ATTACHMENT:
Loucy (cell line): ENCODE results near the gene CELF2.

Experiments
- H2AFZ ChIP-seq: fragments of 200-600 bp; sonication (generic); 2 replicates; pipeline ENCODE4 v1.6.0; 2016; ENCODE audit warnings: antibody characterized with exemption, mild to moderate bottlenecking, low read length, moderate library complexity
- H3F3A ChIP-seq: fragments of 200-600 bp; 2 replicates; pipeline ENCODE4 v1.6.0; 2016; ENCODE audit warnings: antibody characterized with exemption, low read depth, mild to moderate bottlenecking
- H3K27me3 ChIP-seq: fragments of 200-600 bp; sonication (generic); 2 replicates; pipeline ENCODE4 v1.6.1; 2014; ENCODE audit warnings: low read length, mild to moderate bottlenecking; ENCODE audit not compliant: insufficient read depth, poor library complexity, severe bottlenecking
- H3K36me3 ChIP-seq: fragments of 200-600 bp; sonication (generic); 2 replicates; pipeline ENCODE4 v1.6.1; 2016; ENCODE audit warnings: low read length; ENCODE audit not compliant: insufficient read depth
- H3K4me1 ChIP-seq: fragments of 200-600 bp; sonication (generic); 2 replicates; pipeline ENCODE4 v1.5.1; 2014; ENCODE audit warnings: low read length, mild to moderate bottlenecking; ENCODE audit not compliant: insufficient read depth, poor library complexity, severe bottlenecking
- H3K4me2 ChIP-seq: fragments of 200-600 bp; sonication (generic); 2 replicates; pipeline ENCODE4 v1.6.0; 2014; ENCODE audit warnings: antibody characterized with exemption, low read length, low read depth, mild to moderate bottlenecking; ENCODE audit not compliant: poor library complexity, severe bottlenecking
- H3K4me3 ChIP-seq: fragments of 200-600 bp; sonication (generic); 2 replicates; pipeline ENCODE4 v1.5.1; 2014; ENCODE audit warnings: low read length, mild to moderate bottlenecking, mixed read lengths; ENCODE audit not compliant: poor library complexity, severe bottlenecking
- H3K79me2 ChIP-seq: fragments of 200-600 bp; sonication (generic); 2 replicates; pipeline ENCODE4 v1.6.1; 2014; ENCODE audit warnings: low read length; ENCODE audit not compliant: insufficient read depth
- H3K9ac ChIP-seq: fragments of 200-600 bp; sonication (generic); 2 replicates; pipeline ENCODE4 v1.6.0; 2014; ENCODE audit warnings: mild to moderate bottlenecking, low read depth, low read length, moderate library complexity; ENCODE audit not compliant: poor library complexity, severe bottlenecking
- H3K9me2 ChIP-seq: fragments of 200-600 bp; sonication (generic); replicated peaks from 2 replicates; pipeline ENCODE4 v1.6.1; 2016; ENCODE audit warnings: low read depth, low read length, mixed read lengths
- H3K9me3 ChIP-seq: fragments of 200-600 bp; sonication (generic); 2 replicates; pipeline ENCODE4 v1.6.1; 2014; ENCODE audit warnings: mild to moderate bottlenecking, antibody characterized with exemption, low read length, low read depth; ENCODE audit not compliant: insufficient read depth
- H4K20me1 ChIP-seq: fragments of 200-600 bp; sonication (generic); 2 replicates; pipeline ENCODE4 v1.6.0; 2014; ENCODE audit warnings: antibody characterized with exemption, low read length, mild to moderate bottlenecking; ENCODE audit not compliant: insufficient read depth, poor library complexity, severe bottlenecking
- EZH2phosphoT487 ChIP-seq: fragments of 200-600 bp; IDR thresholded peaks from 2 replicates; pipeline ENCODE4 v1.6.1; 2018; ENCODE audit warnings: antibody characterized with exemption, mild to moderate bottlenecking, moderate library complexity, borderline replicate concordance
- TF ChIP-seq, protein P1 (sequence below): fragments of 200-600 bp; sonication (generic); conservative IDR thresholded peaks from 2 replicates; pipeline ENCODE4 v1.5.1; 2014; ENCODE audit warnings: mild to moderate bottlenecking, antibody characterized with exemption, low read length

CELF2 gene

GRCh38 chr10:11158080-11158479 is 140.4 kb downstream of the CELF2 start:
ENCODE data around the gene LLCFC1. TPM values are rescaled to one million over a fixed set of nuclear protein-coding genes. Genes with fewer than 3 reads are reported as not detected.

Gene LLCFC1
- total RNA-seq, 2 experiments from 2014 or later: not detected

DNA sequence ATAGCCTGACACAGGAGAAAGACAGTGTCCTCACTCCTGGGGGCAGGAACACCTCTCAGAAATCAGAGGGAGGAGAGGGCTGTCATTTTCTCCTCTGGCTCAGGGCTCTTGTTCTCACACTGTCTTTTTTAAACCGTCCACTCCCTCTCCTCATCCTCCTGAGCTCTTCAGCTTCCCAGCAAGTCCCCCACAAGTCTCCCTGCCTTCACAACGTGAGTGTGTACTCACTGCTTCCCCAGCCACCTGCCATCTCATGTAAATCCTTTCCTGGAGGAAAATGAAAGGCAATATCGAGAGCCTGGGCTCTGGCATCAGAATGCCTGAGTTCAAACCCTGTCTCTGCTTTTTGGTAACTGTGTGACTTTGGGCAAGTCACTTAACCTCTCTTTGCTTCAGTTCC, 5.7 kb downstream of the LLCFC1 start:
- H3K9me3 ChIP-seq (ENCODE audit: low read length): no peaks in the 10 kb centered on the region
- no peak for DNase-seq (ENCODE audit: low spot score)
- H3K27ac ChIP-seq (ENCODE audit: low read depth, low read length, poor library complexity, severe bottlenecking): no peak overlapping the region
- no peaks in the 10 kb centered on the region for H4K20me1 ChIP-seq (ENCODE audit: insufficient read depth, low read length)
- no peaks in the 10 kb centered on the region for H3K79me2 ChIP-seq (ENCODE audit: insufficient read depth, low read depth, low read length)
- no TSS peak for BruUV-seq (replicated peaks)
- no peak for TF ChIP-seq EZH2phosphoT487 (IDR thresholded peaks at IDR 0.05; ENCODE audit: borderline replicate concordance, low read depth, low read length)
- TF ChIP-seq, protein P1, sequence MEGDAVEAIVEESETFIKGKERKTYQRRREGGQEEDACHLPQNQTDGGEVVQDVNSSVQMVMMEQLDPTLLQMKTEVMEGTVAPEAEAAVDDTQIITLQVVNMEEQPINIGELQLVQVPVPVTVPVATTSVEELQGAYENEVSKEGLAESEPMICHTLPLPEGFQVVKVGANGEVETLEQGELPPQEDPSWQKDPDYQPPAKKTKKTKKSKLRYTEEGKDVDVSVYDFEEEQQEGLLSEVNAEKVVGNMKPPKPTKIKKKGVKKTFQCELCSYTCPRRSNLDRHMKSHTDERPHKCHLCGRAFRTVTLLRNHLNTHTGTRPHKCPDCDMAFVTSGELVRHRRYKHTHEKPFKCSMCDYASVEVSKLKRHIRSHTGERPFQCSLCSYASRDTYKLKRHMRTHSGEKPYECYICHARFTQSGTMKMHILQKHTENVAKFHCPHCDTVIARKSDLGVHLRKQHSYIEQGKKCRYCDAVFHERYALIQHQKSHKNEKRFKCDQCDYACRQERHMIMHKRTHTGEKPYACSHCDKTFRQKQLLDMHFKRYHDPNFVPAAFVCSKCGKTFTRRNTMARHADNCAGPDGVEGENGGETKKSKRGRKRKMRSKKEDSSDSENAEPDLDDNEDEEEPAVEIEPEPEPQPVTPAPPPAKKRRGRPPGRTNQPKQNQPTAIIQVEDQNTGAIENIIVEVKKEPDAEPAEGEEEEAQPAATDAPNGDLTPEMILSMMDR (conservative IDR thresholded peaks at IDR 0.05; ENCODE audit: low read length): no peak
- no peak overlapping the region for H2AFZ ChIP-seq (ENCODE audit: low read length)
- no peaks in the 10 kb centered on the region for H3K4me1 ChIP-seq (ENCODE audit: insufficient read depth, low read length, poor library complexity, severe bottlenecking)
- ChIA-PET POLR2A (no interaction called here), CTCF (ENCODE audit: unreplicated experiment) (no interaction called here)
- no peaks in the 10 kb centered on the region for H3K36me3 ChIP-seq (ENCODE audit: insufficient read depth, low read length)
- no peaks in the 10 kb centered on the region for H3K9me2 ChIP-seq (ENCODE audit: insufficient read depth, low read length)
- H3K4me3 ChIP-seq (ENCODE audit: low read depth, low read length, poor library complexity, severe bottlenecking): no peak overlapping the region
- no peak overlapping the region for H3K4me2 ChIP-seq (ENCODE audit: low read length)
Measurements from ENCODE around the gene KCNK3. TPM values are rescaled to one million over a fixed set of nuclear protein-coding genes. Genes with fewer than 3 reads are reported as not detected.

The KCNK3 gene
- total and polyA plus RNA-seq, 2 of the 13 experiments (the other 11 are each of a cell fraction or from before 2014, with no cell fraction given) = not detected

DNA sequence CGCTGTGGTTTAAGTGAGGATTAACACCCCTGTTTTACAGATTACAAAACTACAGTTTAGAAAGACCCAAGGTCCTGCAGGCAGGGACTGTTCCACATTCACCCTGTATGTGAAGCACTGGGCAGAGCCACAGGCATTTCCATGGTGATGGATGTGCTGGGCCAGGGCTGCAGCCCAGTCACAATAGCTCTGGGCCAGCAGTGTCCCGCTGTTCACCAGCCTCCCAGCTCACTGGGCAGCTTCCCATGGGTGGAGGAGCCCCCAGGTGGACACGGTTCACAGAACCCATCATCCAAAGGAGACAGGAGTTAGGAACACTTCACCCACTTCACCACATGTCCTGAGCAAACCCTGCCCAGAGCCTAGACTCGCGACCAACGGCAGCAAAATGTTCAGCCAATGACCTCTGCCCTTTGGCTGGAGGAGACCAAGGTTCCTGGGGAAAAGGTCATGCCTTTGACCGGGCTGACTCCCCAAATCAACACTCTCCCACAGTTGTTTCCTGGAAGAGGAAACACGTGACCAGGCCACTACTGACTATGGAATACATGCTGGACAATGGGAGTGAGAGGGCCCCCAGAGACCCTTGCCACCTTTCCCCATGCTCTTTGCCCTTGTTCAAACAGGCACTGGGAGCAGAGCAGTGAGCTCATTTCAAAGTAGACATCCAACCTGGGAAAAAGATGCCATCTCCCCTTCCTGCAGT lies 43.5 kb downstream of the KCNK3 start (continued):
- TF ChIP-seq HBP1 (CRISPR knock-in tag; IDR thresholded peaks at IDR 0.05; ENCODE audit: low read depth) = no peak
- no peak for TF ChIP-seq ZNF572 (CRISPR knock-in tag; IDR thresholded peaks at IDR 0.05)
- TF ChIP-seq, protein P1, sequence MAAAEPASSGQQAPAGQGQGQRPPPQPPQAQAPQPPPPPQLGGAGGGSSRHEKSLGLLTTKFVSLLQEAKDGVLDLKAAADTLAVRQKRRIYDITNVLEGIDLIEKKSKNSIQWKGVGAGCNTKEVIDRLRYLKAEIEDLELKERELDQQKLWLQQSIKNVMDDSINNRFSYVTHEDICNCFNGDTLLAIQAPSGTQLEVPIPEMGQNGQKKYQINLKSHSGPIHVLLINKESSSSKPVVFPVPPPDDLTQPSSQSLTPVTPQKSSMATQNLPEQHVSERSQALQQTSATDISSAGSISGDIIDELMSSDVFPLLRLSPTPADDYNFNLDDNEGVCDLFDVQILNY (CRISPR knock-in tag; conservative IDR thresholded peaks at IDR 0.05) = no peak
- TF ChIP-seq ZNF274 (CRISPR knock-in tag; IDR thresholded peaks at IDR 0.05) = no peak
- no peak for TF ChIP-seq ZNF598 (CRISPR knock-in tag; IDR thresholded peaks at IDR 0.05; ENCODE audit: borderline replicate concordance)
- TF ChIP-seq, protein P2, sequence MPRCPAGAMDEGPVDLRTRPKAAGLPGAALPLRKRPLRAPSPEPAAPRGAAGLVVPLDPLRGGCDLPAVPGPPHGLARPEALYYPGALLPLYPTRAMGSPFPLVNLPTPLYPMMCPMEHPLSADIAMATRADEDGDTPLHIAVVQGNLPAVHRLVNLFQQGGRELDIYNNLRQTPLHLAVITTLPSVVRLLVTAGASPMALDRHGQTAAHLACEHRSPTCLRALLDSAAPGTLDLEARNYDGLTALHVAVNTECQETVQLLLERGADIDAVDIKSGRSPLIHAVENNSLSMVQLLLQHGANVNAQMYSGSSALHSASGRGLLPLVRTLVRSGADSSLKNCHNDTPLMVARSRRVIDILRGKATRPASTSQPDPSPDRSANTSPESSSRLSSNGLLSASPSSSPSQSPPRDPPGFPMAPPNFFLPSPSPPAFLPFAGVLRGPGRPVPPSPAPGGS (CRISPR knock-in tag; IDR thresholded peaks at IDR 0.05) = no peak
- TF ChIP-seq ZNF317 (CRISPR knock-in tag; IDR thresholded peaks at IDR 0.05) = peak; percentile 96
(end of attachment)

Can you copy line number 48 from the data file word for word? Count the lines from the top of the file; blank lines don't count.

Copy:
- TF ChIP-seq ZNF317 (CRISPR knock-in tag; IDR thresholded peaks at IDR 0.05) = peak; percentile 96